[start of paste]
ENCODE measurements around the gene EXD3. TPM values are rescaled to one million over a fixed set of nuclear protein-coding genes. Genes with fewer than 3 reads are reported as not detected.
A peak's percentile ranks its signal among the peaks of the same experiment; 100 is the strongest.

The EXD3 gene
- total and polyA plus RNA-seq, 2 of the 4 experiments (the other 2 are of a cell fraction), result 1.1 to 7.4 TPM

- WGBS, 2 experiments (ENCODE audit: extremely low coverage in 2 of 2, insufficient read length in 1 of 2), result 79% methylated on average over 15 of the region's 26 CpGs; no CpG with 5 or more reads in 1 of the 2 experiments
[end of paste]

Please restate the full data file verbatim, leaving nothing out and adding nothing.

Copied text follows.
ENCODE measurements around the gene EXD3. TPM values are rescaled to one million over a fixed set of nuclear protein-coding genes. Genes with fewer than 3 reads are reported as not detected.
A peak's percentile ranks its signal among the peaks of the same experiment; 100 is the strongest.

The EXD3 gene
- total and polyA plus RNA-seq, 2 of the 4 experiments (the other 2 are of a cell fraction), result 1.1 to 7.4 TPM

- WGBS, 2 experiments (ENCODE audit: extremely low coverage in 2 of 2, insufficient read length in 1 of 2), result 79% methylated on average over 15 of the region's 26 CpGs; no CpG with 5 or more reads in 1 of the 2 experiments